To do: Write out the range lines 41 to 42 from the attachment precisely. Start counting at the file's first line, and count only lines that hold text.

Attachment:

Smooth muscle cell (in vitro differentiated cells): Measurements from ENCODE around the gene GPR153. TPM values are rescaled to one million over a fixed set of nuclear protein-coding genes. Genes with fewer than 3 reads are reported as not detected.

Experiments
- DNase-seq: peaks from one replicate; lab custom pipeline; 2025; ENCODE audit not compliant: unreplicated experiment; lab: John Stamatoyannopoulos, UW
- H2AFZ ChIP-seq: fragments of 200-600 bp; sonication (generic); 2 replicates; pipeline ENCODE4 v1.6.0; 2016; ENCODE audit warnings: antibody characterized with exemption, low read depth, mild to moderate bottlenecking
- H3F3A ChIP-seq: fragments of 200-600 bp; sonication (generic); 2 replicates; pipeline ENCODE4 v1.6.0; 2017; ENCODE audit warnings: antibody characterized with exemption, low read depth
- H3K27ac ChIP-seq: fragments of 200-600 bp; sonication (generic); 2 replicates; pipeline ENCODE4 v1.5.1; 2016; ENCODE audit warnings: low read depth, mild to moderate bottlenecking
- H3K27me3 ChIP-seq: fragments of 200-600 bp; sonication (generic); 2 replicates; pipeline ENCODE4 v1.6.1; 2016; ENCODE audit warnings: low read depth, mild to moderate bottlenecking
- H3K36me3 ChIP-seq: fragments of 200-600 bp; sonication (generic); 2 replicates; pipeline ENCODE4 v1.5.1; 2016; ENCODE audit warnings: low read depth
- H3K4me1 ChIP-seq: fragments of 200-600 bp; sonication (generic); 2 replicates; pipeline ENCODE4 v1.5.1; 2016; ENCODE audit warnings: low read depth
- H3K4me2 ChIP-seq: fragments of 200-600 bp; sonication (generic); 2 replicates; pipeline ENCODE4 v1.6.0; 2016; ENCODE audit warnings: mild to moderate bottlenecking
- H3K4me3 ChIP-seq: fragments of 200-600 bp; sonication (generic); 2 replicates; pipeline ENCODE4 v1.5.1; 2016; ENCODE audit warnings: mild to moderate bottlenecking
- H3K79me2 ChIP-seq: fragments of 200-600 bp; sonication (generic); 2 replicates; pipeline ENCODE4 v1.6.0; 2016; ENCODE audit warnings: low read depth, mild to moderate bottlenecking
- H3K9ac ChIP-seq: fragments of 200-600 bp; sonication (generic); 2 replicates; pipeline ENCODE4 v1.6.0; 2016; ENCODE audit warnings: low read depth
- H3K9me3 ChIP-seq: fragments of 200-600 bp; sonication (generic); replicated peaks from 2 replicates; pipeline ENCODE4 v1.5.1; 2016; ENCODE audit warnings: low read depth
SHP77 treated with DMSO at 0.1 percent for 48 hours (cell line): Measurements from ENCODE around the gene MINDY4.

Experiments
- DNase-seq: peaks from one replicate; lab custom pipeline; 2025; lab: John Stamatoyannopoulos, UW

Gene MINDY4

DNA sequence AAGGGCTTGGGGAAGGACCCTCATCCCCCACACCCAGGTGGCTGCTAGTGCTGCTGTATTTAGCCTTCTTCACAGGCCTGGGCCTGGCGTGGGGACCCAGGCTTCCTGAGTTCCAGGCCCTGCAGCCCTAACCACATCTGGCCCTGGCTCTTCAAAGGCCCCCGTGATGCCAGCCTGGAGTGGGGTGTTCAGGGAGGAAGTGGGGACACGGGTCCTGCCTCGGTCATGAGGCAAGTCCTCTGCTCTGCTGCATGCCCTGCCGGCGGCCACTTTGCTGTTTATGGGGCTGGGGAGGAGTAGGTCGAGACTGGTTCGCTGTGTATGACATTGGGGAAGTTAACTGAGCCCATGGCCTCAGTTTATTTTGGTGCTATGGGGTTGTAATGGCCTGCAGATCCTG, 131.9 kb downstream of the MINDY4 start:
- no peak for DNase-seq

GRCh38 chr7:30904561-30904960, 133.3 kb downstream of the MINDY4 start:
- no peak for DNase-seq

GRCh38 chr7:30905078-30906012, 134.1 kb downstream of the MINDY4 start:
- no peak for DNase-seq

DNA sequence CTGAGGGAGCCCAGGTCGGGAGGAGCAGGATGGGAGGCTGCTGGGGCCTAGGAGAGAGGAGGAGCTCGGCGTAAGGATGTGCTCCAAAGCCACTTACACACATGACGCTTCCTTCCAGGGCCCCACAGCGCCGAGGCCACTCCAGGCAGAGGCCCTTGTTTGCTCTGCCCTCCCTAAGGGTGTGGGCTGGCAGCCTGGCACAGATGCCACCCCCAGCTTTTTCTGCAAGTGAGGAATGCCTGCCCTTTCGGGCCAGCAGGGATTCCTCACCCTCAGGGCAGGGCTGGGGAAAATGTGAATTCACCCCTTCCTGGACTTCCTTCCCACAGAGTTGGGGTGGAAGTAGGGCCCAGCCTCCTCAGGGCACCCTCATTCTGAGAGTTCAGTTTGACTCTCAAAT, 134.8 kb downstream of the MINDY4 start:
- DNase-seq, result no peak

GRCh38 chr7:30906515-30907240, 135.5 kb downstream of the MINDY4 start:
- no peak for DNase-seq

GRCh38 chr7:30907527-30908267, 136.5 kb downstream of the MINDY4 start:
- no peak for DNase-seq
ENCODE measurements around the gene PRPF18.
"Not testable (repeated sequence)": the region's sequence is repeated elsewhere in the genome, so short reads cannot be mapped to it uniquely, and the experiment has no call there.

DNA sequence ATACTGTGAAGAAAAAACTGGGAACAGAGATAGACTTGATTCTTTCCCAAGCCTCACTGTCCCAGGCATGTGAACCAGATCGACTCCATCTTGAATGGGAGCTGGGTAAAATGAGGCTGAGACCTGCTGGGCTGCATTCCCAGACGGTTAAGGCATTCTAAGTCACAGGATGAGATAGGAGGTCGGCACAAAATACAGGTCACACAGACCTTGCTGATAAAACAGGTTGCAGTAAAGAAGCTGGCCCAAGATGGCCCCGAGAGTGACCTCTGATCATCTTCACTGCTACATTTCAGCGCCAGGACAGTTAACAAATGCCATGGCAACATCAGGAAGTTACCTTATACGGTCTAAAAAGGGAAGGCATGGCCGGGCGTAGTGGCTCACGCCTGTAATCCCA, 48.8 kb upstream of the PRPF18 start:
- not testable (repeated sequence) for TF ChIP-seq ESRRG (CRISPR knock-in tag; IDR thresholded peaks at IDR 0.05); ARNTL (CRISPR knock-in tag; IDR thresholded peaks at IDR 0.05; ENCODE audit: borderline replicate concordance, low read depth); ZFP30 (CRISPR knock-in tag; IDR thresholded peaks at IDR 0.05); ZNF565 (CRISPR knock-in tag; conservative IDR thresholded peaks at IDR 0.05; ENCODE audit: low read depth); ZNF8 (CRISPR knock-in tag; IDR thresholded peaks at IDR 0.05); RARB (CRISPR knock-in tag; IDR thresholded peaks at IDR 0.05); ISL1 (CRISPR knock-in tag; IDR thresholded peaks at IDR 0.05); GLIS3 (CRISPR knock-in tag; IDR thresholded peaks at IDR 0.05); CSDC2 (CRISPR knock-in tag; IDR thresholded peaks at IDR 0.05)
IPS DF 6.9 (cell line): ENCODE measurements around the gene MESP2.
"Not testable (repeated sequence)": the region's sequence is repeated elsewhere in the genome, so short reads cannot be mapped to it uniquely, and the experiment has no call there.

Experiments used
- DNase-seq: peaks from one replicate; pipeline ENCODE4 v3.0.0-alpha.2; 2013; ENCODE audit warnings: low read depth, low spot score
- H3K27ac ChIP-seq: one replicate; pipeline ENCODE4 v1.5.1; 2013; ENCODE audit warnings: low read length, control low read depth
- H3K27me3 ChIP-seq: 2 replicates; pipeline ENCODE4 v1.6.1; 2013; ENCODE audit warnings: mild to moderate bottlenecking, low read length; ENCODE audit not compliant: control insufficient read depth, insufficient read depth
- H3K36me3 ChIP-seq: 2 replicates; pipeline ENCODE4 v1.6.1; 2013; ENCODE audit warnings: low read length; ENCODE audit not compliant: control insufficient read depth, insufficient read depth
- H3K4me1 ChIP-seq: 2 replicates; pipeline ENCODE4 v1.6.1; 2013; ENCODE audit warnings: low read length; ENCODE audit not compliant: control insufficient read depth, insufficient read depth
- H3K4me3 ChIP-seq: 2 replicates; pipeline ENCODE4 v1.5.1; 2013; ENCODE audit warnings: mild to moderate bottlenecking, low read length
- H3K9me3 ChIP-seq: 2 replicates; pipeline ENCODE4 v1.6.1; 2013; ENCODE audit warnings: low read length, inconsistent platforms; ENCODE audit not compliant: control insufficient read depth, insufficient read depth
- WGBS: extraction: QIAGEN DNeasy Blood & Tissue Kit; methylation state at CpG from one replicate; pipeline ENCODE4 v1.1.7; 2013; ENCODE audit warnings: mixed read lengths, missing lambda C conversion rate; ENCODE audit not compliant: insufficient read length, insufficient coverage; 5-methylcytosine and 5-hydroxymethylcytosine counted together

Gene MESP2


- H3K36me3 ChIP-seq: 2 replicates; pipeline ENCODE4 v1.6.1; 2013; ENCODE audit warnings: low read length; ENCODE audit not compliant: control insufficient read depth, insufficient read depth
- H3K4me1 ChIP-seq: 2 replicates; pipeline ENCODE4 v1.6.1; 2013; ENCODE audit warnings: low read length; ENCODE audit not compliant: control insufficient read depth, insufficient read depth